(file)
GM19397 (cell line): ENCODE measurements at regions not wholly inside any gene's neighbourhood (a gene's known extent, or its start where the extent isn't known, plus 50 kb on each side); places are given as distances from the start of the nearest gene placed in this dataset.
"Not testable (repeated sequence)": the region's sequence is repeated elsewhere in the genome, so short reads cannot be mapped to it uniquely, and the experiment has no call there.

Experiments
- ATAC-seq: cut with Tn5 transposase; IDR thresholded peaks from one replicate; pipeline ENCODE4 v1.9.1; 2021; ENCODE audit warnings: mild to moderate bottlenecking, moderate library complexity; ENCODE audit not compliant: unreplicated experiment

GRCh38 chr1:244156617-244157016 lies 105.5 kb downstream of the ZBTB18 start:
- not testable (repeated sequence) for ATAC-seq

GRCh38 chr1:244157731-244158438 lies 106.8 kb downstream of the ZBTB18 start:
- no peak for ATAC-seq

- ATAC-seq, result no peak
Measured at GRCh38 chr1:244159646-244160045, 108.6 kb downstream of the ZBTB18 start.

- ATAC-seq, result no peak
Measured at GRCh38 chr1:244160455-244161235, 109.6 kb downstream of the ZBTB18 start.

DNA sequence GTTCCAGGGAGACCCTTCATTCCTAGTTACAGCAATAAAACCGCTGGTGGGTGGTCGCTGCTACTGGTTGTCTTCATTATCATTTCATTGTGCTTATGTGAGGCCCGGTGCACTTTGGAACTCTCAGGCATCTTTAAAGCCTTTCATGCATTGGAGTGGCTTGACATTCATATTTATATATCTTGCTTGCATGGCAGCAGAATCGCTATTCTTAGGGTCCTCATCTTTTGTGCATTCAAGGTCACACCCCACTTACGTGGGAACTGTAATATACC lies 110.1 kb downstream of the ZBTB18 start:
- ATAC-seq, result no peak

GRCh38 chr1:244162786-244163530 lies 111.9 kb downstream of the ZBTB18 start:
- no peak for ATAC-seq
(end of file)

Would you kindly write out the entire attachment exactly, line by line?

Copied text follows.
GM19397 (cell line): ENCODE measurements at regions not wholly inside any gene's neighbourhood (a gene's known extent, or its start where the extent isn't known, plus 50 kb on each side); places are given as distances from the start of the nearest gene placed in this dataset.
"Not testable (repeated sequence)": the region's sequence is repeated elsewhere in the genome, so short reads cannot be mapped to it uniquely, and the experiment has no call there.

Experiments
- ATAC-seq: cut with Tn5 transposase; IDR thresholded peaks from one replicate; pipeline ENCODE4 v1.9.1; 2021; ENCODE audit warnings: mild to moderate bottlenecking, moderate library complexity; ENCODE audit not compliant: unreplicated experiment

GRCh38 chr1:244156617-244157016 lies 105.5 kb downstream of the ZBTB18 start:
- not testable (repeated sequence) for ATAC-seq

GRCh38 chr1:244157731-244158438 lies 106.8 kb downstream of the ZBTB18 start:
- no peak for ATAC-seq

- ATAC-seq, result no peak
Measured at GRCh38 chr1:244159646-244160045, 108.6 kb downstream of the ZBTB18 start.

- ATAC-seq, result no peak
Measured at GRCh38 chr1:244160455-244161235, 109.6 kb downstream of the ZBTB18 start.

DNA sequence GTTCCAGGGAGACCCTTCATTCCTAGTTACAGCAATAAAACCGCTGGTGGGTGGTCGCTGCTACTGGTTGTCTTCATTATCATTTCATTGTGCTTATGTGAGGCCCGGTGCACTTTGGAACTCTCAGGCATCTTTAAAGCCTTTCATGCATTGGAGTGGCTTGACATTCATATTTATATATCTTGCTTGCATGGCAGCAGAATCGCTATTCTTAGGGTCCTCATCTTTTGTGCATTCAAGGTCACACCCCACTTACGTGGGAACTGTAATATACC lies 110.1 kb downstream of the ZBTB18 start:
- ATAC-seq, result no peak

GRCh38 chr1:244162786-244163530 lies 111.9 kb downstream of the ZBTB18 start:
- no peak for ATAC-seq